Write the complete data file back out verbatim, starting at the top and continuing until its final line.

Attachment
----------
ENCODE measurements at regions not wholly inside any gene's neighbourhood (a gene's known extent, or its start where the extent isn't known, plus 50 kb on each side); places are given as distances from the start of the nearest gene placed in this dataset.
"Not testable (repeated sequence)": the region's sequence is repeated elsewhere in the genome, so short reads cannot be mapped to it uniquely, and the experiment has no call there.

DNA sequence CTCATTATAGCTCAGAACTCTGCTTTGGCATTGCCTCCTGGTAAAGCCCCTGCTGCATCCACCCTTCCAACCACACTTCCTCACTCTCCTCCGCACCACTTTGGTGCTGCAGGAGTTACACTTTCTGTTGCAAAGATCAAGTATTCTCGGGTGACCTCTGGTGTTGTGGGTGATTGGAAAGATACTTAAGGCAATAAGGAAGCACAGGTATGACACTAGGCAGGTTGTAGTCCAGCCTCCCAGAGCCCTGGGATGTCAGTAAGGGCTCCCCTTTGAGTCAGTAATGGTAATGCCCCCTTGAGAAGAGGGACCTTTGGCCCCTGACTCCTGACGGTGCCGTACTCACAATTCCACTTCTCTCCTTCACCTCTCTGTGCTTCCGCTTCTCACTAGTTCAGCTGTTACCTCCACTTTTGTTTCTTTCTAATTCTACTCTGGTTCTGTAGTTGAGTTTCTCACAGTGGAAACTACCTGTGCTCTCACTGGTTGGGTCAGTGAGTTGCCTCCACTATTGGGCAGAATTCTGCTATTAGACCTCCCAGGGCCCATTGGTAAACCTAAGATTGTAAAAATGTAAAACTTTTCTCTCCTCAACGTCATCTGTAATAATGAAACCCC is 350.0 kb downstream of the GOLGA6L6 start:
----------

ENCODE measurements at regions not wholly inside any gene's neighbourhood (a gene's known extent, or its start where the extent isn't known, plus 50 kb on each side); places are given as distances from the start of the nearest gene placed in this dataset.
"Not testable (repeated sequence)": the region's sequence is repeated elsewhere in the genome, so short reads cannot be mapped to it uniquely, and the experiment has no call there.

DNA sequence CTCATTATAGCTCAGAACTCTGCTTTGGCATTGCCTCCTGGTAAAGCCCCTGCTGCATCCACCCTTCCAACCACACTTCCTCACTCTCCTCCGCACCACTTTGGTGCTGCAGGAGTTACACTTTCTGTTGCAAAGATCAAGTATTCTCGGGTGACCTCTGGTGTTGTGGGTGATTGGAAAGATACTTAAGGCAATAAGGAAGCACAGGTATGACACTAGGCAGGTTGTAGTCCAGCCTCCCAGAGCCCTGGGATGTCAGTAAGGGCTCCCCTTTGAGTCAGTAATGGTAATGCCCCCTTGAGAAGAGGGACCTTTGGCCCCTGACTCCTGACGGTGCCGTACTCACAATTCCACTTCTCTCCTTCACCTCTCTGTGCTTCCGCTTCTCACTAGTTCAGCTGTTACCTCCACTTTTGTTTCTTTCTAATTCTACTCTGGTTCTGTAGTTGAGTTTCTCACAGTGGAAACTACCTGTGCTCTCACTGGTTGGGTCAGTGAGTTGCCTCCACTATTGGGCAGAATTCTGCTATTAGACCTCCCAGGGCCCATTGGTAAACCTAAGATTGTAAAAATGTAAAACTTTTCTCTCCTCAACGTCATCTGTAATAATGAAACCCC is 350.0 kb downstream of the GOLGA6L6 start: